In times like these, companies demand more from their employees because there are more business challenges. The impact each employee has is greater, especially with managers and leaders. Companies need great leaders, and often, when people leave, the most important reason is their administrator. This is even more true in remote work environments, as people are not as involved across the organization or in senior leadership. Therefore, employee engagement is primarily driven by interactions with their immediate manager. A 2021 Gallup report showed that 70% of the difference between an engaged and disengaged employee comes down to their manager.

It is critical that managers know how to empathize with their teams and how to foster high levels of performance and discretionary effort. To this end, HR and talent leaders should actively promote and apply the four Es:

• Exposure: Provide leaders exposure so they can see how specific work gets done and interact with the subject matter experts doing it.

• Experiences: Stretch them with new experiences that give them opportunities to experiment and fail safely.

• Education: Offer education that broadens managerial paradigms and fosters a growth mindset.

• Surroundings: Provide an environment that offers support and flexibility.

Promoting high levels of performance and practicing empathy also means that leaders must develop best practices. Behavioral science is a great place to start because it can help identify what drives human behavior. It also involves systematic experimentation rather than symptomatic solutions.

For example, behavioral science has shown that successfully producing high-performing teams requires leaders to recognize current tensions, contextualize situations, use intervention processes, and share resources with teams. This requires leaders to take the following four steps.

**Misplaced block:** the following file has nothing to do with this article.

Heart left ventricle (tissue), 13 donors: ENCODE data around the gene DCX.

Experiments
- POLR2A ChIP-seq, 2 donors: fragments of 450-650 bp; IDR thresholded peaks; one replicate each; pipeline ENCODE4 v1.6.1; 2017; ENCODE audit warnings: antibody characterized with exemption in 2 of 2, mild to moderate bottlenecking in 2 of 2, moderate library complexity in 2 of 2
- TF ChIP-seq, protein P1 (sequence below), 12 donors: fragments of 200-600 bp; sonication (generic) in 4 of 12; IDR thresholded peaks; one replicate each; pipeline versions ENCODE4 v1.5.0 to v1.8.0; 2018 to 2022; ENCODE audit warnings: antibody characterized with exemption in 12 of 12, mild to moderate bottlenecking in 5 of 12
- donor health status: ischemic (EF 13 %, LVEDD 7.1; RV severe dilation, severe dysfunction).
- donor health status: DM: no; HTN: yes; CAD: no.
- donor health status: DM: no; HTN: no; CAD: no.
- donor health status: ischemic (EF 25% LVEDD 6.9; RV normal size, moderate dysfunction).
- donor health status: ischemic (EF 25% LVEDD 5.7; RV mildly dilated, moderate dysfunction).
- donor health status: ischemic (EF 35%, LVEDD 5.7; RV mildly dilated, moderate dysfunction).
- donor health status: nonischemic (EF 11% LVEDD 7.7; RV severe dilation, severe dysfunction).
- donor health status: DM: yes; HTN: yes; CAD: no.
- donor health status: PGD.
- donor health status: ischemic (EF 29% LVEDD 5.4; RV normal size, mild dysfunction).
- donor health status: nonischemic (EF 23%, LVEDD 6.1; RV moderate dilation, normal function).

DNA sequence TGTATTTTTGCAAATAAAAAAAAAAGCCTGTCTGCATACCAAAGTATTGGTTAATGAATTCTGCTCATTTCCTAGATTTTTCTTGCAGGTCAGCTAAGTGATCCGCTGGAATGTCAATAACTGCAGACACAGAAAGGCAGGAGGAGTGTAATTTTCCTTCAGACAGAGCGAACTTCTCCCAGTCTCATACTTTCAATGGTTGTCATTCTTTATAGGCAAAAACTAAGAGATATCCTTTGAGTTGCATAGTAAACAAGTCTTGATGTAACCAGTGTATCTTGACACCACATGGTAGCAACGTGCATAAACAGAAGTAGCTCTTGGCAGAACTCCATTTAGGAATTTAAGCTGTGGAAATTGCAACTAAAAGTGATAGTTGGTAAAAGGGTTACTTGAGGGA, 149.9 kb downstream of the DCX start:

1. Recognize current voltages.

Leaders need to understand the tensions they face in the workplace. If leaders cannot recognize the source of these tensions, they cannot develop effective solutions. There are five common tensions that typically need to be recognized, understood, and addressed.

• People versus companies

• Flexibility versus scalability

• Perception versus reality

• Expectations versus support

• Data versus intuition

2. Contextualize situations.

Leaders must be empathetic and contextual. What works for one person or team may not work for another. It’s about adapting and looking at the big picture when leading.

3. Use a behavioral science-backed intervention process.

Leaders must be conscious and deliberate when making decisions. They can use behavioral science to understand, predict and influence individual, social and group well-being.

4. Develop talent with customizable, shareable tools.

Use customizable tools, such as coaching, that you can implement and share to help teams integrate behavioral science principles into their day-to-day work.

When – or if – the recession impacts your business, the people who stick around will be the ones who feel truly connected to the organization and to each other. Invest in and develop those people and you will be able to look past the difficult moments to the future, whatever it holds.